I found it very useful, it made me realise that time away from work needs to be just that, in order to recharge and be able to face the next day. A good friend of mine suffered a horrendous trauma some years ago, and when she told me the account of what had happened, i burst into tears, at the time i felt very bad as she had managed to be strong enough to deal with the trauma and survive and i was crying at merely hearing the details, i now understand why this was.
    I think that the dvd has also helped me to try and watch for signs of compassion fatigue in collegues and to lend support if i see that people in my team are struggling. On a lighter note it has also led to me instigating a really fun team building event and works do, i passed on the information from the film and said that we 'needed' to let our hair down!

  4. I have noticed myself and my collegues sometimes being irritable, not ideal when you are working with teenagers who could try the patience of a saint! We have supervision meetings with our manager, where we can discuss any worries and talk about how we feel. There also seems to be a current trend of people being ill when they are finally off work for a week, this has happened to me twice!Im guessing that this is related.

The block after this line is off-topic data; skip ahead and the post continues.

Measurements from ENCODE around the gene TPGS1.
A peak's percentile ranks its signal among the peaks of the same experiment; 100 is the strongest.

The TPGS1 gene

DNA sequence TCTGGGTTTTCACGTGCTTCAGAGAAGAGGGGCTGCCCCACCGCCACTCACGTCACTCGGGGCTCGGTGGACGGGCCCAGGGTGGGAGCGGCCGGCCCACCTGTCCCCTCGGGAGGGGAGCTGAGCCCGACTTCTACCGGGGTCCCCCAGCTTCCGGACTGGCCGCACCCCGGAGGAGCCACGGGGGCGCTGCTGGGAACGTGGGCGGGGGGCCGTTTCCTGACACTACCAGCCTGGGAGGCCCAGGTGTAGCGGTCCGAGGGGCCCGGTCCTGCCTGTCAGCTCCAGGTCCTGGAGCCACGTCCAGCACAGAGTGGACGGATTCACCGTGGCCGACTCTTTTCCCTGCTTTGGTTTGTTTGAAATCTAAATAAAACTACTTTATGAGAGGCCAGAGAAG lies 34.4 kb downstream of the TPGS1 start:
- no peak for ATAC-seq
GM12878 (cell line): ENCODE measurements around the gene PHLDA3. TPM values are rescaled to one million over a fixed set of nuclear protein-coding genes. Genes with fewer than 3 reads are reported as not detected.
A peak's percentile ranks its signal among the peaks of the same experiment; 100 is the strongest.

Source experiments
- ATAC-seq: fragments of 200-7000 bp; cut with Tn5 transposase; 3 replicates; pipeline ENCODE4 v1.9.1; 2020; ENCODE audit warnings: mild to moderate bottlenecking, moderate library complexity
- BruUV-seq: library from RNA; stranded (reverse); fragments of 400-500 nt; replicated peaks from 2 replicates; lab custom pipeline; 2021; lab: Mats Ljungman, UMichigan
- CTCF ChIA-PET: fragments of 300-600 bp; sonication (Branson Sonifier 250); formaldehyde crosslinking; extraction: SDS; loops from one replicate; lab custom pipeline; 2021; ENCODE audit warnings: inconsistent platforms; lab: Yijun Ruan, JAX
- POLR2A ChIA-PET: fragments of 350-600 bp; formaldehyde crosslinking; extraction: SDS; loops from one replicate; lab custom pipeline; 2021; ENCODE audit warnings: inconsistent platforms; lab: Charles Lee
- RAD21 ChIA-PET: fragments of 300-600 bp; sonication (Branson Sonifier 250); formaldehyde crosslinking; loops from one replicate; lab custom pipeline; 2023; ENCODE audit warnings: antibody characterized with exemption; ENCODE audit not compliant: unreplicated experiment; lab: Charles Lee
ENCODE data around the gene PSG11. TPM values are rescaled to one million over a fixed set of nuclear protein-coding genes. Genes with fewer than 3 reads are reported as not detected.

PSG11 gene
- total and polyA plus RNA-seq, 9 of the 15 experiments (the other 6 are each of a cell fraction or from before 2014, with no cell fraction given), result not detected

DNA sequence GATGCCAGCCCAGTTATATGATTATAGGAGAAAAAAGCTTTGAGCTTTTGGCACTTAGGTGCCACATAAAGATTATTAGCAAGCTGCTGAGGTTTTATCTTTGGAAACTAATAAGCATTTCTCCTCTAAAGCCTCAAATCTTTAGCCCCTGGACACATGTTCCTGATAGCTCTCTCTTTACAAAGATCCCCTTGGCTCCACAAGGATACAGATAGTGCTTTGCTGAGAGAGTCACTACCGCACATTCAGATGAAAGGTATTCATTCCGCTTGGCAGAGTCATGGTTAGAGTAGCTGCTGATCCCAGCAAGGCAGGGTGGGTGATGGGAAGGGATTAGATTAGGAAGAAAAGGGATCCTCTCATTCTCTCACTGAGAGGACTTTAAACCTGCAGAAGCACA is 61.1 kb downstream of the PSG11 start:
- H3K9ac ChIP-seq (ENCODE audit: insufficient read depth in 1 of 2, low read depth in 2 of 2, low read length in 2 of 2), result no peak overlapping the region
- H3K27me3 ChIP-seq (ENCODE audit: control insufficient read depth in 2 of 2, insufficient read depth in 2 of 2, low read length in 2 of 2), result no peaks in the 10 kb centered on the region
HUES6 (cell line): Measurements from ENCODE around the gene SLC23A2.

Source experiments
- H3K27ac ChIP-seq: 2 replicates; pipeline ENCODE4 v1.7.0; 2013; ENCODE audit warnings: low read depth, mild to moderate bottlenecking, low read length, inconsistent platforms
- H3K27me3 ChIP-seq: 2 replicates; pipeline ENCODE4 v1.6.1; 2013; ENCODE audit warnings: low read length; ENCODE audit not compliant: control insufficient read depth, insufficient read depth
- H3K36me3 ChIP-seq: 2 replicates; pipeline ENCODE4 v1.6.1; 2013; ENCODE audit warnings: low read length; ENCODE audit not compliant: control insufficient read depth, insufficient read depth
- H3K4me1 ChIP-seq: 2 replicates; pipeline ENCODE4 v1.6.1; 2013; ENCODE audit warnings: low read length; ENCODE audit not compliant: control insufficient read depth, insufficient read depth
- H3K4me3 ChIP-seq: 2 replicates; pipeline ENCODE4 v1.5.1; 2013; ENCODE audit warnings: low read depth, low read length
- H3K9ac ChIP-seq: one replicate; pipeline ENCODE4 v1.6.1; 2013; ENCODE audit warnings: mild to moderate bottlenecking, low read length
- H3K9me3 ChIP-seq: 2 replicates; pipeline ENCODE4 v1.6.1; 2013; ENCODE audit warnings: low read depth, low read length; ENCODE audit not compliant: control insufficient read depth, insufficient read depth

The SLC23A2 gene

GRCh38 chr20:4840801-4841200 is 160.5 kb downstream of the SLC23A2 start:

5. Hi John, firstly, thanks for sharing the dvd with us, I found it very interesting to watch. I was rather surprised at how many of us are in danger of suffering secondary trauma - it's not really something I'd given much thought to. It made me realise why it's so important to manage your work-life balance and to try to ensure that work stays at work and make time for yourself doing something that you enjoy when not at work. However, I guess that this is somewhat easier said than done in most situations.

    I don't think I have ever suffered from secondary trauma myself although I do recognise many of the signs in people that are close to me.

    Very insightful and powerful DVD, thanks again for sharing.


  6. Hello Lois and Liz, Thanks for sharing, I agree that the issues in the video are with us more than we realise. When we are ill the moment we have some time off, or those times when we can't face work, those could be early signs that we need some time out. Our unconscious mind telling us we need to look after ourselves.